Richard Hirsch would use all his past contacts in E.J. Salcines’s (State Attorney) office to at least try to reason with them on the charges. He had worked with E.J. and at least could get him to listen. He would show him the misdemeanor gambling statutes and compare them to the bookmaking statutes. Surely, the charges could be reduced. But, for some reason, he was having little success.
But there was worse news. Dan Bradley, Director of the Division of Pari-Mutuel Wagering was quoted in the newspaper as saying that the three pari-mutuel licensees (Ricky, the state auditor, and me) were going to have their licenses revoked. So, Richard called Bradley directly.
Upon telling Bradley that he represented Marty Fleischman, director of public relations for Tampa Jai-Alai, Richard said he wanted to discuss my case with him. Bradley curtly responded that there was nothing to discuss. He was revoking my license and I was never going to work at any track or fronton the rest of my life.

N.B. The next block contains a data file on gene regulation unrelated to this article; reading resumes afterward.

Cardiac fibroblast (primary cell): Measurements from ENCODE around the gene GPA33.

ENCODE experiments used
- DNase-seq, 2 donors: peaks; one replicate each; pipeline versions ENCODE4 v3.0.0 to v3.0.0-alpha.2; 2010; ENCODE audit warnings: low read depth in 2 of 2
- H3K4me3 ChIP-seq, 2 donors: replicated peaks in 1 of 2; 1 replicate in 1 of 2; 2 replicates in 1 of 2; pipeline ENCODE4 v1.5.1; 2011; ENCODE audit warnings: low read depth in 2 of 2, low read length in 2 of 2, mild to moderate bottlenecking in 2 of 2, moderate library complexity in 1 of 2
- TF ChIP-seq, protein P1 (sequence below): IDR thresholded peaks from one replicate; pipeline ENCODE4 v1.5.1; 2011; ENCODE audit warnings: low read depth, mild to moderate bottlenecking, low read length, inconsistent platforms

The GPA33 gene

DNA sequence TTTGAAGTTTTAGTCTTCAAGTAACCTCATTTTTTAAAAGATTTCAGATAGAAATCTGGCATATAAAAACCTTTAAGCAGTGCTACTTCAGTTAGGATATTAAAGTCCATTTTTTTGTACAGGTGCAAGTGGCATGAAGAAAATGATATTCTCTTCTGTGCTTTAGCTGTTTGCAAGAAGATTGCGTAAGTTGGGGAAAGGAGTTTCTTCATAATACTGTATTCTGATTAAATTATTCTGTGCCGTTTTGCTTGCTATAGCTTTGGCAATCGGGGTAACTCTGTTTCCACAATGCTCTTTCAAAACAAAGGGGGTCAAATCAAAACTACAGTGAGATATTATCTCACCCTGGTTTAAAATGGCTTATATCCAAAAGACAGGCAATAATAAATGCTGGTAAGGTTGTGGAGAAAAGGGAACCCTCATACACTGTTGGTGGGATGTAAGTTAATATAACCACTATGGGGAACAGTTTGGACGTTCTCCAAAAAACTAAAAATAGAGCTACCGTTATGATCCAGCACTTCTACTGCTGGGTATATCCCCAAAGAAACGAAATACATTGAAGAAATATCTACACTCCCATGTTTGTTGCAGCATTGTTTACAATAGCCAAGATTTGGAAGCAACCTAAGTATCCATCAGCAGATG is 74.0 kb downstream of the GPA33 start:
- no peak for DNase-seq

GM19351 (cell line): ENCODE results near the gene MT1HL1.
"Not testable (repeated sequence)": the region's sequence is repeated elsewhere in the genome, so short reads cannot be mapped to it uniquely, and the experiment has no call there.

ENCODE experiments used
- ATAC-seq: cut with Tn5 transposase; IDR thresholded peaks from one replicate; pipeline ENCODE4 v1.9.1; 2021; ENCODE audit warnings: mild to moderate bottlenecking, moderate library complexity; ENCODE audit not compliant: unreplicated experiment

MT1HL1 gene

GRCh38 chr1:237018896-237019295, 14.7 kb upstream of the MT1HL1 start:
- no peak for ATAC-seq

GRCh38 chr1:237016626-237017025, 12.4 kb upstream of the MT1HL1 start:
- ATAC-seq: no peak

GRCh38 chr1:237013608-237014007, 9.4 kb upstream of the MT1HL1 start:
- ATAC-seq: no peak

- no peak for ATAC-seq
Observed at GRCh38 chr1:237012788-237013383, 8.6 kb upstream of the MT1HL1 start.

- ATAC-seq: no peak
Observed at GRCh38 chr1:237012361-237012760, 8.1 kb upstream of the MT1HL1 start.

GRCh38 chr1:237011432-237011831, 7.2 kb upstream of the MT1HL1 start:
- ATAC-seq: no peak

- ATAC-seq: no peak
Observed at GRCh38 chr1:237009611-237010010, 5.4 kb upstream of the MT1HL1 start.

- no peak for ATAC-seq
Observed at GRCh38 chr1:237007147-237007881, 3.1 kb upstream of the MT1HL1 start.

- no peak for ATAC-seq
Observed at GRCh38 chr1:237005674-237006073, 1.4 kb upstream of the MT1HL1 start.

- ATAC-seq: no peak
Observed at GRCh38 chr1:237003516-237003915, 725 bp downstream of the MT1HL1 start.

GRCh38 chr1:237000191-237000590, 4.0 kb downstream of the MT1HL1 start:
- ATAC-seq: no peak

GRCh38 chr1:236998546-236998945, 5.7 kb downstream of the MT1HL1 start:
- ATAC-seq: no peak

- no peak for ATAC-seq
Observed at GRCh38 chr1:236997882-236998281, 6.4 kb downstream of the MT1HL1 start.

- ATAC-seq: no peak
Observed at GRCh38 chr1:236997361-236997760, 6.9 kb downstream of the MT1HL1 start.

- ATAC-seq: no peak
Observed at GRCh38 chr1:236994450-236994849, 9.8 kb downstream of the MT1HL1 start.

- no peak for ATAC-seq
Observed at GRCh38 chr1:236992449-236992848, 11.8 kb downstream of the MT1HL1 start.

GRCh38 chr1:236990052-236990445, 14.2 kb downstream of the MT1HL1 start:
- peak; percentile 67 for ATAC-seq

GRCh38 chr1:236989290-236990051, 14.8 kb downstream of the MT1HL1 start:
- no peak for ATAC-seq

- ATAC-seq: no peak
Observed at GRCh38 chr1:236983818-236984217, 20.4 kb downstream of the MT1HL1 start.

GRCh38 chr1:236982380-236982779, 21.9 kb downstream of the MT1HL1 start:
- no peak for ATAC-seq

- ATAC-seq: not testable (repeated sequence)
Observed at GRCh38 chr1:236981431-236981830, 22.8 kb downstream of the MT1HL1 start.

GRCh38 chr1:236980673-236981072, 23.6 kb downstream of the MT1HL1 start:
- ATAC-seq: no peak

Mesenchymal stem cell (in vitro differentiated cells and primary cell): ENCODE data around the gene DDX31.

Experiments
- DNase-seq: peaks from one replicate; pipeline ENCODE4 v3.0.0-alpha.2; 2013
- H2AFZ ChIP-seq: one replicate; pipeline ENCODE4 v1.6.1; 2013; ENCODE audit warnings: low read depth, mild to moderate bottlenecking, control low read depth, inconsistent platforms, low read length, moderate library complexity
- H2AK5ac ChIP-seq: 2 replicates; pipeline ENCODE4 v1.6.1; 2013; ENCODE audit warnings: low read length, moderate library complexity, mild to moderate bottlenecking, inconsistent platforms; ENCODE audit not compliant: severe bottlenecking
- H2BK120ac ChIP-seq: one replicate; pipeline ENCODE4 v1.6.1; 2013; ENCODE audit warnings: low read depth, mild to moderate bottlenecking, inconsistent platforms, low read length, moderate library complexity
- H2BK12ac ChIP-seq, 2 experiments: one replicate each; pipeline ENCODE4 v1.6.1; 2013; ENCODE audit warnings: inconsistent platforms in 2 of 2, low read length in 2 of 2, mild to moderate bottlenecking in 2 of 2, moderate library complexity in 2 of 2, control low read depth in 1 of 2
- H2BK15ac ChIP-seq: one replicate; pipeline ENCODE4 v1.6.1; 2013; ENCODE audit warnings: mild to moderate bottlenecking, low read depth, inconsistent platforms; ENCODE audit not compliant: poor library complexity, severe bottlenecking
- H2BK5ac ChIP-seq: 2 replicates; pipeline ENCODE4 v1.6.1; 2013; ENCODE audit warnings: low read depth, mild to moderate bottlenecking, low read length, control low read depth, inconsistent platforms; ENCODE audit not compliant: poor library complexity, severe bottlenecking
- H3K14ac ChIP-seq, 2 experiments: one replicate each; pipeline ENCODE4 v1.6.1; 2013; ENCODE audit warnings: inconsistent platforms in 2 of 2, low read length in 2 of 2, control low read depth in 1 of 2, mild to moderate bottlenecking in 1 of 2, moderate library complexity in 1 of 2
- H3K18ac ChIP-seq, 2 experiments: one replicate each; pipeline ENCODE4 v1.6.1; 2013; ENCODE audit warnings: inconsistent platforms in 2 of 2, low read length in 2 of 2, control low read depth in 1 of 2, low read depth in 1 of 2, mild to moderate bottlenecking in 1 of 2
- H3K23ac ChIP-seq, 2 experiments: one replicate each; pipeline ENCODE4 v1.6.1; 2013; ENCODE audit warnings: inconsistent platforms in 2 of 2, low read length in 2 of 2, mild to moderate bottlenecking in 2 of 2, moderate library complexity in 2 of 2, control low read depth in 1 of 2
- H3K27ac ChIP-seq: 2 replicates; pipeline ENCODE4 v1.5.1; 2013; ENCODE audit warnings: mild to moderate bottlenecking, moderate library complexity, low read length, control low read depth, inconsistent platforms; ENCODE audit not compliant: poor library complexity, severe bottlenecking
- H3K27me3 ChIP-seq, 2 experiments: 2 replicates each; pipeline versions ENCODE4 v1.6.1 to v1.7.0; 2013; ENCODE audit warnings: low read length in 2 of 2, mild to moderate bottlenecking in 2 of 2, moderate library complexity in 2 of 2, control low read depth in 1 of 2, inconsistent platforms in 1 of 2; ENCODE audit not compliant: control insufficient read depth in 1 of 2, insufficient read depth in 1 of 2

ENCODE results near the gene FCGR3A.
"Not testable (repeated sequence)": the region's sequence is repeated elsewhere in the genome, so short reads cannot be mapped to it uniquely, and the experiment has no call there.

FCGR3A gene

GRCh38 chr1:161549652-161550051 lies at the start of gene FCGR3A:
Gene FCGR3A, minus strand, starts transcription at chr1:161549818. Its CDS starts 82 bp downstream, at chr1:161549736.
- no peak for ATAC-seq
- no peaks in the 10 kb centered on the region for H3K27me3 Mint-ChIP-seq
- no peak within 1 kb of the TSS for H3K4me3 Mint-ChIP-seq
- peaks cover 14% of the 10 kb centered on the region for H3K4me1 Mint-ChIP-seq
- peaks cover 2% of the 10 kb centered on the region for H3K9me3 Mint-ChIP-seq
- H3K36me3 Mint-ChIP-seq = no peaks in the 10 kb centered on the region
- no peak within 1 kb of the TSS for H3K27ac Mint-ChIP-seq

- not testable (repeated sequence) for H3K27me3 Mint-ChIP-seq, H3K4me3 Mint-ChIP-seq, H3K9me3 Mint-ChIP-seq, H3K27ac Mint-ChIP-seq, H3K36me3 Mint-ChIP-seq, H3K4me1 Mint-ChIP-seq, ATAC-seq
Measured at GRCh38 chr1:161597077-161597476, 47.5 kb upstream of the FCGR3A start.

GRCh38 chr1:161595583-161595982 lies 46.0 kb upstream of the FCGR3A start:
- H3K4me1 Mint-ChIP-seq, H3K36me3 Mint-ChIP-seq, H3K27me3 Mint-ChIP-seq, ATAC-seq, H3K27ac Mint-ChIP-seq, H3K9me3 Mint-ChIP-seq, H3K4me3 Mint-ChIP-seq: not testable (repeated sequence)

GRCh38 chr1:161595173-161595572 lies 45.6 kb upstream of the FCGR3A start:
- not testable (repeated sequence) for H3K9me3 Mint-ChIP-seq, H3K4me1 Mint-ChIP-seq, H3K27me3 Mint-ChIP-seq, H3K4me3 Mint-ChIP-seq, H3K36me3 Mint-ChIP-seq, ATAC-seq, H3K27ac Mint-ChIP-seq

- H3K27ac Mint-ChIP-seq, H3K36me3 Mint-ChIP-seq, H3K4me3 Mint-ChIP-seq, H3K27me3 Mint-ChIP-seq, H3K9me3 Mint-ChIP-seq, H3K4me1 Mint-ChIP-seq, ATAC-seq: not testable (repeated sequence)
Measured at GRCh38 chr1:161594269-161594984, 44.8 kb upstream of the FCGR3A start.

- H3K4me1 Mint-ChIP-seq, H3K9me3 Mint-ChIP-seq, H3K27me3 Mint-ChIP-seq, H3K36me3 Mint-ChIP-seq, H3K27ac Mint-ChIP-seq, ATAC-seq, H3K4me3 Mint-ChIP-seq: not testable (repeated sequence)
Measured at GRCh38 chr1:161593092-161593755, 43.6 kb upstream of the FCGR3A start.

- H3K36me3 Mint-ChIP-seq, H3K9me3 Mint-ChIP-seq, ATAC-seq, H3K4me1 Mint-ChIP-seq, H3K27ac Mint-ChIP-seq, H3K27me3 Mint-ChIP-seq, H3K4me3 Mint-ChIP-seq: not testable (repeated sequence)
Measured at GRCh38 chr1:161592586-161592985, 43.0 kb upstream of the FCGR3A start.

Hirsch then said he was aware of the felony rule, but there was a good chance the charge would be reduced to a misdemeanor. Bradley responded it didn’t matter. There was a separate rule for licensing that “associating with a bookmaker is grounds for revocation.”
He continued that he was going to use us as an example. He said, “No matter what the outcome of the criminal case, their careers were over.”
When Richard relayed the Bradley conversation to me, I was devastated. “Even if the charges are dropped, I still can’t work at Jai-Alai?” I asked him.
Richard sadly replied, “That appears to be his position.” “I’m afraid it’s going to be up to you to talk to someone, anyone you think can change his mind,” Richard said. “I will work on the legal end. Your job is Bradley.”
As I sat in virtual exile, I tried to imagine what I was going to do with the rest of my life. What was Ricky going to do? I had to find a way. I was not going to give up. Then, Dick Gerrity called. He said I needed to meet him that night for dinner, somewhere outside the fronton. He had something very important to discuss with me. I could hear in his voice my future at Tampa Jai-Alai was, indeed, over.